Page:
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PromptSource: An Integrated Development Environment and Repository for Natural Language Prompts
Stephen Bach | Victor Sanh | Zheng Xin Yong | Albert Webson | Colin Raffel | Nihal V. Nayak | Abheesht Sharma | Taewoon Kim | M Saiful Bari | Thibault Fevry | Zaid Alyafeai | Manan Dey | Andrea Santilli | Zhiqing Sun | Srulik Ben-david | Canwen Xu | Gunjan Chhablani | Han Wang | Jason Fries | Maged Al-shaibani | Shanya Sharma | Urmish Thakker | Khalid Almubarak | Xiangru Tang | Dragomir Radev | Mike Tian-jian Jiang | Alexander Rush
Proceedings of the 60th Annual Meeting of the Association for Computational Linguistics: System Demonstrations

PromptSource is a system for creating, sharing, and using natural language prompts. Prompts are functions that map an example from a dataset to a natural language input and target output. Using prompts to train and query language models is an emerging area in NLP that requires new tools that let users develop and refine these prompts collaboratively. PromptSource addresses the emergent challenges in this new setting with (1) a templating language for defining data-linked prompts, (2) an interface that lets users quickly iterate on prompt development by observing outputs of their prompts on many examples, and (3) a community-driven set of guidelines for contributing new prompts to a common pool. Over 2,000 prompts for roughly 170 datasets are already available in PromptSource. PromptSource is available at https://github.com/bigscience-workshop/promptsource.


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DART: Open-Domain Structured Data Record to Text Generation
Linyong Nan | Dragomir Radev | Rui Zhang | Amrit Rau | Abhinand Sivaprasad | Chiachun Hsieh | Xiangru Tang | Aadit Vyas | Neha Verma | Pranav Krishna | Yangxiaokang Liu | Nadia Irwanto | Jessica Pan | Faiaz Rahman | Ahmad Zaidi | Mutethia Mutuma | Yasin Tarabar | Ankit Gupta | Tao Yu | Yi Chern Tan | Xi Victoria Lin | Caiming Xiong | Richard Socher | Nazneen Fatema Rajani
Proceedings of the 2021 Conference of the North American Chapter of the Association for Computational Linguistics: Human Language Technologies

We present DART, an open domain structured DAta Record to Text generation dataset with over 82k instances (DARTs). Data-to-text annotations can be a costly process, especially when dealing with tables which are the major source of structured data and contain nontrivial structures. To this end, we propose a procedure of extracting semantic triples from tables that encodes their structures by exploiting the semantic dependencies among table headers and the table title. Our dataset construction framework effectively merged heterogeneous sources from open domain semantic parsing and spoken dialogue systems by utilizing techniques including tree ontology annotation, question-answer pair to declarative sentence conversion, and predicate unification, all with minimum post-editing. We present systematic evaluation on DART as well as new state-of-the-art results on WebNLG 2017 to show that DART (1) poses new challenges to existing data-to-text datasets and (2) facilitates out-of-domain generalization. Our data and code can be found at https://github.com/Yale-LILY/dart.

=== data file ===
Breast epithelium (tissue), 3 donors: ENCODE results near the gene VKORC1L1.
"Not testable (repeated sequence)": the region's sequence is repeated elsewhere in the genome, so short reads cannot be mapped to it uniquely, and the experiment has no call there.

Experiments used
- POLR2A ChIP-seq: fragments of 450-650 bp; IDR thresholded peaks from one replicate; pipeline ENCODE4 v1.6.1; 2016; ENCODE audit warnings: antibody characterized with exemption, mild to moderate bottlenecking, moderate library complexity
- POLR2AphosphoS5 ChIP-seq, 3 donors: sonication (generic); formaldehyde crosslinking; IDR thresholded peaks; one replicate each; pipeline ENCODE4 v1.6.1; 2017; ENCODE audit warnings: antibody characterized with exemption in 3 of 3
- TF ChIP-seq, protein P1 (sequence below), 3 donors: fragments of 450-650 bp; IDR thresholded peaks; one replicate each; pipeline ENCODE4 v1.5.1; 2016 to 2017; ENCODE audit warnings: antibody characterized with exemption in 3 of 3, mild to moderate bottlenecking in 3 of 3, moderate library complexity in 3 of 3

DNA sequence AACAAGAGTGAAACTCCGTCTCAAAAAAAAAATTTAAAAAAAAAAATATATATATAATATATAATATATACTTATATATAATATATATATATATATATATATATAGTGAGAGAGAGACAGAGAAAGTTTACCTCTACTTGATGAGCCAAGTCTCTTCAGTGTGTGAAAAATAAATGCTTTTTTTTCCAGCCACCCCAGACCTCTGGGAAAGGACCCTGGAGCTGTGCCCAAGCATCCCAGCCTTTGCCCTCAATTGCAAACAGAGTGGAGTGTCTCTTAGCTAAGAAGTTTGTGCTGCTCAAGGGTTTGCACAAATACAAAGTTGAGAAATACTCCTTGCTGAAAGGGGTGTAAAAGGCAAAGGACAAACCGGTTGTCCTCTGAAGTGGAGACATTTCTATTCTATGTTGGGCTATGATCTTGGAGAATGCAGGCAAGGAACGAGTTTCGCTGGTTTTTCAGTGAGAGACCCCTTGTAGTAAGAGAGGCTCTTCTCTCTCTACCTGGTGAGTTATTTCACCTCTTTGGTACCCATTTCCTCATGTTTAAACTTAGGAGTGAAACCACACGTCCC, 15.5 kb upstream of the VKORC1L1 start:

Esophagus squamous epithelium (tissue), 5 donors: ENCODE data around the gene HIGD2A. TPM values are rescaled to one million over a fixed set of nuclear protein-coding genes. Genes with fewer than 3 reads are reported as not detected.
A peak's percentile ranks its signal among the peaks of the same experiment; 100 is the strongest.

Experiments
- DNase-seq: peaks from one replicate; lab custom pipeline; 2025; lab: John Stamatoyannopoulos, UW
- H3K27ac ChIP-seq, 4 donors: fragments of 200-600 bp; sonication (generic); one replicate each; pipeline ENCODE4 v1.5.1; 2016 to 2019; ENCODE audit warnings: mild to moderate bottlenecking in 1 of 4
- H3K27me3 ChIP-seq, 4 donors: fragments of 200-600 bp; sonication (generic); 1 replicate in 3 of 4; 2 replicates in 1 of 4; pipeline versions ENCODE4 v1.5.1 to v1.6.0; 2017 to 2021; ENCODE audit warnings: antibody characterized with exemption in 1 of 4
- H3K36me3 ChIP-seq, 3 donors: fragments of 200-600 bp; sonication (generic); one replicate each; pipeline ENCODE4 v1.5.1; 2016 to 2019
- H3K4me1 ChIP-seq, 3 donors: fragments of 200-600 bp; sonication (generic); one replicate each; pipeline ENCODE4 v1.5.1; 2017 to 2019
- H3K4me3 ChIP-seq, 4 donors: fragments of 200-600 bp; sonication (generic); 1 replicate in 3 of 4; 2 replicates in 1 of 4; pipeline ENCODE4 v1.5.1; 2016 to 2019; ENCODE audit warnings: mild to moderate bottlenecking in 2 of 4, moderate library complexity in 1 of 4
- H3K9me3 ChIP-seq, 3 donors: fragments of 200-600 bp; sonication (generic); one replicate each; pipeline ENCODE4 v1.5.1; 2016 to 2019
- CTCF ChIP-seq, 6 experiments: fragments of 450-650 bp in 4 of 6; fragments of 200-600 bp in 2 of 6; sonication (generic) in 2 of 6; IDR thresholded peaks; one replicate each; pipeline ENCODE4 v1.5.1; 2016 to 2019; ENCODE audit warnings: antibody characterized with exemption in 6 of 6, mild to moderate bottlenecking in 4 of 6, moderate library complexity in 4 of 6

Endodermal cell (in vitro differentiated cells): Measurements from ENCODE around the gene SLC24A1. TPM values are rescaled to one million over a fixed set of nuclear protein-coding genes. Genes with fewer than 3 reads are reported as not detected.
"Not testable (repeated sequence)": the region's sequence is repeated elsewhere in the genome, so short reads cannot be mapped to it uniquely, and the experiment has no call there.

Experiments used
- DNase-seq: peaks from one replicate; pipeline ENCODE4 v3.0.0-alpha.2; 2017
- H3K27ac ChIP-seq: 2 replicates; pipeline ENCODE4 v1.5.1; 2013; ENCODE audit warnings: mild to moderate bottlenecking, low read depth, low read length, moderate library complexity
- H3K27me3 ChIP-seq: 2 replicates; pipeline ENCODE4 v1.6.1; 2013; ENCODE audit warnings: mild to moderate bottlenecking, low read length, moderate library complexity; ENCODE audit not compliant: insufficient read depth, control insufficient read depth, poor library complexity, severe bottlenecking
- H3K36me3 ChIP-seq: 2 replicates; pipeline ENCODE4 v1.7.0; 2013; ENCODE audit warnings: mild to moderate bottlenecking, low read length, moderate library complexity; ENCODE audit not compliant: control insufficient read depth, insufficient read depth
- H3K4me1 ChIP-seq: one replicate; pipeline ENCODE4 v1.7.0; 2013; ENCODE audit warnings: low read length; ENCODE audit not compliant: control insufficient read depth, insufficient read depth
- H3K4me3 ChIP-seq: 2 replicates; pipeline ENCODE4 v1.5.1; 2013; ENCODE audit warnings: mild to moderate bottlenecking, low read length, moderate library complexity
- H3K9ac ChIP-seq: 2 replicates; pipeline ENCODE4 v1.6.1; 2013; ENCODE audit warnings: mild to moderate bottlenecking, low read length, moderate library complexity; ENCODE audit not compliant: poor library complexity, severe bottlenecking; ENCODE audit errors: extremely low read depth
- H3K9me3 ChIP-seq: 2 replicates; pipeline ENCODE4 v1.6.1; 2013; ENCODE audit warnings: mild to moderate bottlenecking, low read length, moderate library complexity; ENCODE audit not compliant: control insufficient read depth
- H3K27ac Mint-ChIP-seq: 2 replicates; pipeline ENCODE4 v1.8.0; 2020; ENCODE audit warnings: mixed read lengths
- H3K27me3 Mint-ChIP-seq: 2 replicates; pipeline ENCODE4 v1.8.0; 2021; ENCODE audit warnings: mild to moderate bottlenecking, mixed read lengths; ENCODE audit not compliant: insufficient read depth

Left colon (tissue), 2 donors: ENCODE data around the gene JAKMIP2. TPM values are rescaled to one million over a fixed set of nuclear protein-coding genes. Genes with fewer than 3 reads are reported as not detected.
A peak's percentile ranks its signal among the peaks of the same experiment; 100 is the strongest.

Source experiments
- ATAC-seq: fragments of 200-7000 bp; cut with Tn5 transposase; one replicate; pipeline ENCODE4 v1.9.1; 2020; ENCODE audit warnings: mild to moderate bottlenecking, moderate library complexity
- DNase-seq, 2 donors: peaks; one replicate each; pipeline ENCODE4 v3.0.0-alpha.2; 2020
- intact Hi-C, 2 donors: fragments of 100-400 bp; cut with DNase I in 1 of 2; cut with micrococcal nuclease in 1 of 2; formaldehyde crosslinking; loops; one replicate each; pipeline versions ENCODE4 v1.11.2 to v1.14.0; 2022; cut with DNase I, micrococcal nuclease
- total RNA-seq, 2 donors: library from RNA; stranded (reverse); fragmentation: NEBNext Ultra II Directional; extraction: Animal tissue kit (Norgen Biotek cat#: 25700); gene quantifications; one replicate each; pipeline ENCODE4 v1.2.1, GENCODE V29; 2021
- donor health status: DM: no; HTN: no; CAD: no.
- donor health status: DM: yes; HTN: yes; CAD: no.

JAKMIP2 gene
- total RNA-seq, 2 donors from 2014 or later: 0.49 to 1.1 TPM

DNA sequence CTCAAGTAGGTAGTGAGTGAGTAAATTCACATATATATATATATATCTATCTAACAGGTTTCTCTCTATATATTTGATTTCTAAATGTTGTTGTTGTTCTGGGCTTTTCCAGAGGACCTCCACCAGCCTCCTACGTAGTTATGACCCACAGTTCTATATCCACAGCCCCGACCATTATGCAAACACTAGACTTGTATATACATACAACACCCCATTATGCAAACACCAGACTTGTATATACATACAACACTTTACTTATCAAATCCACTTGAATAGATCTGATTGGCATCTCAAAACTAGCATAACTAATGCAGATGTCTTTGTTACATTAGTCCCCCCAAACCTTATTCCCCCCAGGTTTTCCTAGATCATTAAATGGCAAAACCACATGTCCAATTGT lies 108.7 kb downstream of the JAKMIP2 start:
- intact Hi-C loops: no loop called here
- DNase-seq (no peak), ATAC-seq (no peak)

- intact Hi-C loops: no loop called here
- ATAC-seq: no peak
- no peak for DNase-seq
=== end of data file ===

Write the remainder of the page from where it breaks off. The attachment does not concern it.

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CUHK at SemEval-2020 Task 4: CommonSense Explanation, Reasoning and Prediction with Multi-task Learning
Hongru Wang | Xiangru Tang | Sunny Lai | Kwong Sak Leung | Jia Zhu | Gabriel Pui Cheong Fung | Kam-Fai Wong
Proceedings of the Fourteenth Workshop on Semantic Evaluation

This paper describes our system submitted to task 4 of SemEval 2020: Commonsense Validation and Explanation (ComVE) which consists of three sub-tasks. The task is to directly validate the given sentence whether or not to make sense and require the model to explain it. Based on BERT architecture with the multi-task setting, we propose an effective and interpretable “Explain, Reason and Predict” (ERP) system to solve the three sub-tasks about commonsense: (a) Validation, (b) Reasoning, and (c) Explanation. Inspired by cognitive studies of common sense, our system first generates a reason or understanding of the sentences and then choose which one statement makes sense, which is achieved by multi-task learning. During the post-evaluation, our system has reached 92.9% accuracy in subtask A (rank 11), 89.7% accuracy in subtask B (rank 9), and BLEU score of 12.9 in subtask C (rank 8).

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Categorizing Offensive Language in Social Networks: A Chinese Corpus, Systems and an Explainable Tool
Xiangru Tang | Xianjun Shen
Proceedings of the 19th Chinese National Conference on Computational Linguistics

Recently, more and more data have been generated in the online world, filled with offensive language such as threats, swear words or straightforward insults. It is disgraceful for a progressive society, and then the question arises on how language resources and technologies can cope with this challenge. However, previous work only analyzes the problem as a whole but fails to detect particular types of offensive content in a more fine-grained way, mainly because of the lack of annotated data. In this work, we present a densely annotated data-set COLA